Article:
Private universities, Germany

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Summary

Private universities are universities not operated by governments, although many receive tax breaks, public student loans, and grants. Depending on their location, private universities may be subject to government regulation. This is in contrast to public universities and national universities. Some universities are non-profit and some are for-profit.

Details

Germany has 83 private universities (called Privathochschule) and 45 church-run universities (called kirchliche Hochschule). Similar to the state-run universities, they are subdivided into Universitäten, Fachhochschulen (universities of applied science) and Kunst- und Musikhochschulen (art schools). Private universities in Germany need institutional accreditation by the state.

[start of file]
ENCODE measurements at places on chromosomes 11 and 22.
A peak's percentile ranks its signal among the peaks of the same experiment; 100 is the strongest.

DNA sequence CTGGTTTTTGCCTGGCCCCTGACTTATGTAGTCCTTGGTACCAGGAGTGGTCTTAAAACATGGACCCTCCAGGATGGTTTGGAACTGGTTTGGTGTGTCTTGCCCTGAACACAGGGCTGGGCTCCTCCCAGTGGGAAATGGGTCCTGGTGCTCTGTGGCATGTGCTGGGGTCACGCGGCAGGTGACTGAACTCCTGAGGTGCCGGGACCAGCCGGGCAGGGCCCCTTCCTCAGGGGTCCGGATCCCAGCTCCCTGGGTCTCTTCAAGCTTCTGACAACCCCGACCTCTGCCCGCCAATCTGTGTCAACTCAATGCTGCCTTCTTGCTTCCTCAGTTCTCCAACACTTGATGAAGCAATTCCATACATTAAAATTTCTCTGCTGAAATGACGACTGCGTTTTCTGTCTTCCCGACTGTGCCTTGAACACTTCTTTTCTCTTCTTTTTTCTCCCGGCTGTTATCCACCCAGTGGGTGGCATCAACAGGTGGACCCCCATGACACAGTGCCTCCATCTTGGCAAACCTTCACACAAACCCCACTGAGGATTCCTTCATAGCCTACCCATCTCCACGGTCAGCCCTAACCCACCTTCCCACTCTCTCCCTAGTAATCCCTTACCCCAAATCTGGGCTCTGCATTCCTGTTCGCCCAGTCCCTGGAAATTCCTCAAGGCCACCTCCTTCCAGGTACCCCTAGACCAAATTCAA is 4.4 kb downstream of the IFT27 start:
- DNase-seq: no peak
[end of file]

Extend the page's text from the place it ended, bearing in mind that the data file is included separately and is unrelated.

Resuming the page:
The first private university in Germany, The Ukrainian Free University was established 16 September 1950 in Munich. More recently Witten/Herdecke University opened in 1982. Though private universities are numerous in Germany, they represent only less than 1% of all students. Some private universities, including Hanseatic University Rostock (2007–2009) and the International University in Germany in Bruchsal have gone out of business.

Most of the church universities are run by the Protestant or Catholic churches, however there is one Jewish university (Hochschule für Jüdische Studien) in Heidelberg.

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